for higher wages , and eveything is almost at famine price, 
3 or 4 times as dear since the war broke out- people are 
almost starved everything is so dear and enormous taxation 
on everthing, the vaslue of 1 dollar in gold is 280 dollars 
in paper currency - we never see gold or silver not even 
pennies (or cents as they are called here) only paper money 
such as dollar bills 50,25,10 and 5 cents postal or currency 
bills and for pennies the store keepers give their own 
little casts whereon is printed "Value for 3 cents" or 2 or 
1 as the case may be and pass from one to the other , I 
never seen such times - people expect to die of starvation 
in the winter -coal 15 dollars a ton now-in the winter is 
expected to be 20 dollars.  As to myself I am getting very 
weak , extreme heat in summer extrem cold in winter. My 
sight is failing me much , but I retain my teeth and hair 
yet, as you may percieve by my likeness in the Carte de 
Visit I send you show it to your children . I suppose your 
wife would not know me I am so old 65 on the 12th inst. now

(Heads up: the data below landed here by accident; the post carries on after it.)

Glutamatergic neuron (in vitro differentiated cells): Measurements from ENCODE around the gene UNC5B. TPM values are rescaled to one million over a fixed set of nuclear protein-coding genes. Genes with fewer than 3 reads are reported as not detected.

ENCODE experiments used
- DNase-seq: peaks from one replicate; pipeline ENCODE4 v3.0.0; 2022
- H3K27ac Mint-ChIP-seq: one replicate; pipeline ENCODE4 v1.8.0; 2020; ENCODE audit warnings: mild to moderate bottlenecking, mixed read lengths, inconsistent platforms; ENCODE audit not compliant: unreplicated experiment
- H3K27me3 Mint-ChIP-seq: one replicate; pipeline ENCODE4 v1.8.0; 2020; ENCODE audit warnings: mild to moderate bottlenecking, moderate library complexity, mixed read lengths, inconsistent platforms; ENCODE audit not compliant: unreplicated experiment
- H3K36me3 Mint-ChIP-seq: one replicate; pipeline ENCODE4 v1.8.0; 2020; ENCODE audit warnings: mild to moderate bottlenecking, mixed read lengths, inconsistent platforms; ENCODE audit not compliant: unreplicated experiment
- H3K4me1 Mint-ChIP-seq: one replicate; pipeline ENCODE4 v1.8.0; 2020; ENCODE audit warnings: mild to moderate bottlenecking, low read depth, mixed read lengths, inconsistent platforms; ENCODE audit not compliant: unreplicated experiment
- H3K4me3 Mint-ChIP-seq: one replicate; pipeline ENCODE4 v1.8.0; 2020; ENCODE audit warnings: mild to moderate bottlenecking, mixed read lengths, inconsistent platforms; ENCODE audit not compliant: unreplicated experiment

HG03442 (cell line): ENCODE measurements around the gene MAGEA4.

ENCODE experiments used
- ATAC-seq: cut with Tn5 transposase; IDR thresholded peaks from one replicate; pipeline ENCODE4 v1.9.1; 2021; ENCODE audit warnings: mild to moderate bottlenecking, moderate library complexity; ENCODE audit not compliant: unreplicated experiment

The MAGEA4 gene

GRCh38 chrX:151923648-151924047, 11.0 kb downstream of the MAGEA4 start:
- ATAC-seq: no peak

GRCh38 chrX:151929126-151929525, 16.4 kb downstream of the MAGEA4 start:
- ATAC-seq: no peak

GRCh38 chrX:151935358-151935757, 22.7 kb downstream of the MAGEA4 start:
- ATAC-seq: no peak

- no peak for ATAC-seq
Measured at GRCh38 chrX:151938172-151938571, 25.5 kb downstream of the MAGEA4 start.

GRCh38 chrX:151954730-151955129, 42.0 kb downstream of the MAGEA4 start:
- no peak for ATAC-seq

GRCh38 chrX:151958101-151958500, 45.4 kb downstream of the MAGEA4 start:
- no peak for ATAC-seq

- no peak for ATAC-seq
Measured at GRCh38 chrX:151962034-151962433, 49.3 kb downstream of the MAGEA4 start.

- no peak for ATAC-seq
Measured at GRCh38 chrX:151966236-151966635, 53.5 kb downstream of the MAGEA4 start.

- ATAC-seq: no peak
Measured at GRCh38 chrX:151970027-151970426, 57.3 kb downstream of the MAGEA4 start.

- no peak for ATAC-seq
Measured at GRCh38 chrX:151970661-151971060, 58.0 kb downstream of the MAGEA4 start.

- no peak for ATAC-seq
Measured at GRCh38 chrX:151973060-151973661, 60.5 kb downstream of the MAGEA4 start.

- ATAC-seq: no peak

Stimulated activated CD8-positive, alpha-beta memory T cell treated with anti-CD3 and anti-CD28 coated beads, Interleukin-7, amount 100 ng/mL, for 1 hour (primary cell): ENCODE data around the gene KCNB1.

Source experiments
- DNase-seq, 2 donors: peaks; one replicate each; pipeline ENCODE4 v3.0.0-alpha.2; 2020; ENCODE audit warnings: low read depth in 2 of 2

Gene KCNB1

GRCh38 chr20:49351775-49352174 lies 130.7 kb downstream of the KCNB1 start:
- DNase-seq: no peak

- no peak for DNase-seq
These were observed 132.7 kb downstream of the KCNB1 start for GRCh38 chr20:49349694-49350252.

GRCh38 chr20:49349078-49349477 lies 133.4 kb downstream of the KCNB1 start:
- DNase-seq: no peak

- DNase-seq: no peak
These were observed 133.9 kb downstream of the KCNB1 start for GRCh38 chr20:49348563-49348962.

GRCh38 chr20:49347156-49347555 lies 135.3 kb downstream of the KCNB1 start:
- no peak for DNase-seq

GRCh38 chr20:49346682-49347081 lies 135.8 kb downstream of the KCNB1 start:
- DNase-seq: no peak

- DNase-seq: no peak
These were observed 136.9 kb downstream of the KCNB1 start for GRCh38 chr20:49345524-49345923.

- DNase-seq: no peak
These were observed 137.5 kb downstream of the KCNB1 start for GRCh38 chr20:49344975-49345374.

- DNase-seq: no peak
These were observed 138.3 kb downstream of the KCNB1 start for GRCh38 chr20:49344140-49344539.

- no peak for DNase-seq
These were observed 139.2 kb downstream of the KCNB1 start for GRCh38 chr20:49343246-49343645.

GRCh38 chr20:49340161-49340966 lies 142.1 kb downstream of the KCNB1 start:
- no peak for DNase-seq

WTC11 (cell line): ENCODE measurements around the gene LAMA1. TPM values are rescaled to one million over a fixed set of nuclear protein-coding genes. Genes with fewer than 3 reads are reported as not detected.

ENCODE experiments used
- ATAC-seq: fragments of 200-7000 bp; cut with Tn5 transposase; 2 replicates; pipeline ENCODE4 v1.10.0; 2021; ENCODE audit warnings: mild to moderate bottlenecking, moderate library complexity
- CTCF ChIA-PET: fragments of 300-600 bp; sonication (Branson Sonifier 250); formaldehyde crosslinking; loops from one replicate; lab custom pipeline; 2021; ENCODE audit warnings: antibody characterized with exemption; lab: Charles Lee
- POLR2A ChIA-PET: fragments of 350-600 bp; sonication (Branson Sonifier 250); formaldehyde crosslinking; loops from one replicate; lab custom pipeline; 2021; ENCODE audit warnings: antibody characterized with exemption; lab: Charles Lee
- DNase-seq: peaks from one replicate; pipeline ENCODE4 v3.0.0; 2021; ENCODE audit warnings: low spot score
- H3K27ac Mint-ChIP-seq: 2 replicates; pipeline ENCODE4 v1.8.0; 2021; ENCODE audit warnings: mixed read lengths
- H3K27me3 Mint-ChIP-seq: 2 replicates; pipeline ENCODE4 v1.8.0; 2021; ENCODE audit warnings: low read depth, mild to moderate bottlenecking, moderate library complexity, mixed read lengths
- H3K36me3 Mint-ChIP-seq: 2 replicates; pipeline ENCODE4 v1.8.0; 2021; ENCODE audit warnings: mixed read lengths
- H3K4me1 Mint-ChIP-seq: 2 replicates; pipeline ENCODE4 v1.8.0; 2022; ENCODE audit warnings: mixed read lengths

turned into 66 one of my lungs is hepatized these last 6 
years so I have only one sound one , which makes my 
breathing short sometimes. Can I prevail on you to write me 
a letter about yourself, wife and children let me know all 
about them, I would dearly like you to send me a card of 
your likeness as we will never see each other again in this 
world  Remember me to G Skellern give my love to your wife 
and children- I will send you some American (NEW YORK) 
papers if I hear from you . Direct your letters to John M 
Skellern 453 West 42 Street between 9th and 10th Avenue NEW 
YORK I have no more room left - Your affectionate brother 
John M Skellern. This likeness is perfect you see how grey 
my beard and whiskers are - my hair is not so very grey 
considering my age but I am getting very much stooped in the 
back- wife wears her age much better.